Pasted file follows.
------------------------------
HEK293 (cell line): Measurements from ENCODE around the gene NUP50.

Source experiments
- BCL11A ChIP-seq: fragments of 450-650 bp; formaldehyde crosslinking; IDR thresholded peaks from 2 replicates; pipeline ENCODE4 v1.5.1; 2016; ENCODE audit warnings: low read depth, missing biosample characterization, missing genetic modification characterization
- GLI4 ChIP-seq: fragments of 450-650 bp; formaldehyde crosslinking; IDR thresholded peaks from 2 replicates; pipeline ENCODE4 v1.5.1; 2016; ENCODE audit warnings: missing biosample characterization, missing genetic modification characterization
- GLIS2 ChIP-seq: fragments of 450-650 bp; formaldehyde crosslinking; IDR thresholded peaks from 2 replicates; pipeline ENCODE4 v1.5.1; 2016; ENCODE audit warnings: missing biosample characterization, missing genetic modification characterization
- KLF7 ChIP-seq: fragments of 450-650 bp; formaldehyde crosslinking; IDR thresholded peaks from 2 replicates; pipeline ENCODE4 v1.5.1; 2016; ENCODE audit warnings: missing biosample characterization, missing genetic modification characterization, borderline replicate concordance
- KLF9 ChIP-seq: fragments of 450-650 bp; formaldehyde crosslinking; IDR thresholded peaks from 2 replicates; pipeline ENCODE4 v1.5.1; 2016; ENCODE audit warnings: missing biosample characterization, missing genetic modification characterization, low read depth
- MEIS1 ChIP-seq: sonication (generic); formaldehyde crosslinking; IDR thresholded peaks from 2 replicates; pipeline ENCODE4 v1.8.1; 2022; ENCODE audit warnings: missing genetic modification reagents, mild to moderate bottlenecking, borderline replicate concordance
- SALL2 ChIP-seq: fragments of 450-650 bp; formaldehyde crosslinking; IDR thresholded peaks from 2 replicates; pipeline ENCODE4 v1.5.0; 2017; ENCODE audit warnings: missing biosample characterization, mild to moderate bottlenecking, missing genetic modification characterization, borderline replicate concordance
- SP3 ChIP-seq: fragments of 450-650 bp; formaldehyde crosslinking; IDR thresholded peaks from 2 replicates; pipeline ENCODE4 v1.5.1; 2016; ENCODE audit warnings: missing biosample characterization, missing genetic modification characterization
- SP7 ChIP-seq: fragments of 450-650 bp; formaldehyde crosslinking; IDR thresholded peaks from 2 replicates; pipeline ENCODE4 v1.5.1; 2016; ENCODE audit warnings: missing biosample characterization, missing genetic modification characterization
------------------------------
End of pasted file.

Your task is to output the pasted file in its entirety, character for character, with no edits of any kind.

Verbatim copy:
HEK293 (cell line): Measurements from ENCODE around the gene NUP50.

Source experiments
- BCL11A ChIP-seq: fragments of 450-650 bp; formaldehyde crosslinking; IDR thresholded peaks from 2 replicates; pipeline ENCODE4 v1.5.1; 2016; ENCODE audit warnings: low read depth, missing biosample characterization, missing genetic modification characterization
- GLI4 ChIP-seq: fragments of 450-650 bp; formaldehyde crosslinking; IDR thresholded peaks from 2 replicates; pipeline ENCODE4 v1.5.1; 2016; ENCODE audit warnings: missing biosample characterization, missing genetic modification characterization
- GLIS2 ChIP-seq: fragments of 450-650 bp; formaldehyde crosslinking; IDR thresholded peaks from 2 replicates; pipeline ENCODE4 v1.5.1; 2016; ENCODE audit warnings: missing biosample characterization, missing genetic modification characterization
- KLF7 ChIP-seq: fragments of 450-650 bp; formaldehyde crosslinking; IDR thresholded peaks from 2 replicates; pipeline ENCODE4 v1.5.1; 2016; ENCODE audit warnings: missing biosample characterization, missing genetic modification characterization, borderline replicate concordance
- KLF9 ChIP-seq: fragments of 450-650 bp; formaldehyde crosslinking; IDR thresholded peaks from 2 replicates; pipeline ENCODE4 v1.5.1; 2016; ENCODE audit warnings: missing biosample characterization, missing genetic modification characterization, low read depth
- MEIS1 ChIP-seq: sonication (generic); formaldehyde crosslinking; IDR thresholded peaks from 2 replicates; pipeline ENCODE4 v1.8.1; 2022; ENCODE audit warnings: missing genetic modification reagents, mild to moderate bottlenecking, borderline replicate concordance
- SALL2 ChIP-seq: fragments of 450-650 bp; formaldehyde crosslinking; IDR thresholded peaks from 2 replicates; pipeline ENCODE4 v1.5.0; 2017; ENCODE audit warnings: missing biosample characterization, mild to moderate bottlenecking, missing genetic modification characterization, borderline replicate concordance
- SP3 ChIP-seq: fragments of 450-650 bp; formaldehyde crosslinking; IDR thresholded peaks from 2 replicates; pipeline ENCODE4 v1.5.1; 2016; ENCODE audit warnings: missing biosample characterization, missing genetic modification characterization
- SP7 ChIP-seq: fragments of 450-650 bp; formaldehyde crosslinking; IDR thresholded peaks from 2 replicates; pipeline ENCODE4 v1.5.1; 2016; ENCODE audit warnings: missing biosample characterization, missing genetic modification characterization